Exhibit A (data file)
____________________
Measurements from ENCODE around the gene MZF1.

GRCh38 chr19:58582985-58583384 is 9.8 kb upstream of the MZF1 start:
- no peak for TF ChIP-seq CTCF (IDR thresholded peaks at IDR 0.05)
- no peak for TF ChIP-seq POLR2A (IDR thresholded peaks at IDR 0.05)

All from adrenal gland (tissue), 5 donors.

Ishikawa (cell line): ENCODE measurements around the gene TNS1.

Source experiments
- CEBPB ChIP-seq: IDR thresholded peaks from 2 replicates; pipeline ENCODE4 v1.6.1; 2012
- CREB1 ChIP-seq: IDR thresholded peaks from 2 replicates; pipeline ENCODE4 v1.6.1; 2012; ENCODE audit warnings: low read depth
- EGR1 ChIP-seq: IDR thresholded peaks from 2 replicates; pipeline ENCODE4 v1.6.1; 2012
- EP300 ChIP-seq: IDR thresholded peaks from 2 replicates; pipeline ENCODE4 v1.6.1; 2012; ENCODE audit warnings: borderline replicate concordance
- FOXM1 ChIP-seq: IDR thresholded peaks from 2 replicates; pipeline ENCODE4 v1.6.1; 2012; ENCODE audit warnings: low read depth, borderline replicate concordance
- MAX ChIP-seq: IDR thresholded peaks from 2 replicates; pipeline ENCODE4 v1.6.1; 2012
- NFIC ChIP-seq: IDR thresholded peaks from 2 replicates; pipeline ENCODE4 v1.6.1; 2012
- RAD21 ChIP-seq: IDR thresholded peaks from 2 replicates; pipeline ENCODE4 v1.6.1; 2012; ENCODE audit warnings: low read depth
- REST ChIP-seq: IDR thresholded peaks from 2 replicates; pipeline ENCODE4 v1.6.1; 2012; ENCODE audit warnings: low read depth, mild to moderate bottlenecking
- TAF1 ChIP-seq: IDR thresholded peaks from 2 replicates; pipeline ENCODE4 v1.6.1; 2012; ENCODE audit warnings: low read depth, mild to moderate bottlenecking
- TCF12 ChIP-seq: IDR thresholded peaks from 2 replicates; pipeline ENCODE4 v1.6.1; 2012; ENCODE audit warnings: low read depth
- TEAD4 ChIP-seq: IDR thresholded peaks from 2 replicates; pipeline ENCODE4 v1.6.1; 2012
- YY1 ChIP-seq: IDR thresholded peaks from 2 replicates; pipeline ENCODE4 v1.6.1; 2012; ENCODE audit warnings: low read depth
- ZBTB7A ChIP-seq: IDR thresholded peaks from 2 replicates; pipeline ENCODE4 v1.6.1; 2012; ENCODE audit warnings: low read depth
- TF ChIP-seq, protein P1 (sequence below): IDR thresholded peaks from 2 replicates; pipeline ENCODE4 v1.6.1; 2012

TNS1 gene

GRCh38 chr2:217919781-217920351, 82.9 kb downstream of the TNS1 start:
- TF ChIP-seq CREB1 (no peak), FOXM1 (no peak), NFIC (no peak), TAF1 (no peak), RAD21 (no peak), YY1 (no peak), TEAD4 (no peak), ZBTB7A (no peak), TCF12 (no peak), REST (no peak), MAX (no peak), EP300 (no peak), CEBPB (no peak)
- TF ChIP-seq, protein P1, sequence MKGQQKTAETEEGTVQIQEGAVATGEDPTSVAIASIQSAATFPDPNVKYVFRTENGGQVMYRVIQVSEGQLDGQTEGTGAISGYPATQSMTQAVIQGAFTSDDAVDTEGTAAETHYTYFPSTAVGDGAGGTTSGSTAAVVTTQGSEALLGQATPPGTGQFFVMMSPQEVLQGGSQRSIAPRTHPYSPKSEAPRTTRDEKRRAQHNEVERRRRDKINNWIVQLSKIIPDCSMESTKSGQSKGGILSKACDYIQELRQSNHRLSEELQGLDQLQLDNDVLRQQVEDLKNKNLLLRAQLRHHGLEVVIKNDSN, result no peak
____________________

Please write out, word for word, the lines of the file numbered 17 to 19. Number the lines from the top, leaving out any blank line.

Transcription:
- TAF1 ChIP-seq: IDR thresholded peaks from 2 replicates; pipeline ENCODE4 v1.6.1; 2012; ENCODE audit warnings: low read depth, mild to moderate bottlenecking
- TCF12 ChIP-seq: IDR thresholded peaks from 2 replicates; pipeline ENCODE4 v1.6.1; 2012; ENCODE audit warnings: low read depth
- TEAD4 ChIP-seq: IDR thresholded peaks from 2 replicates; pipeline ENCODE4 v1.6.1; 2012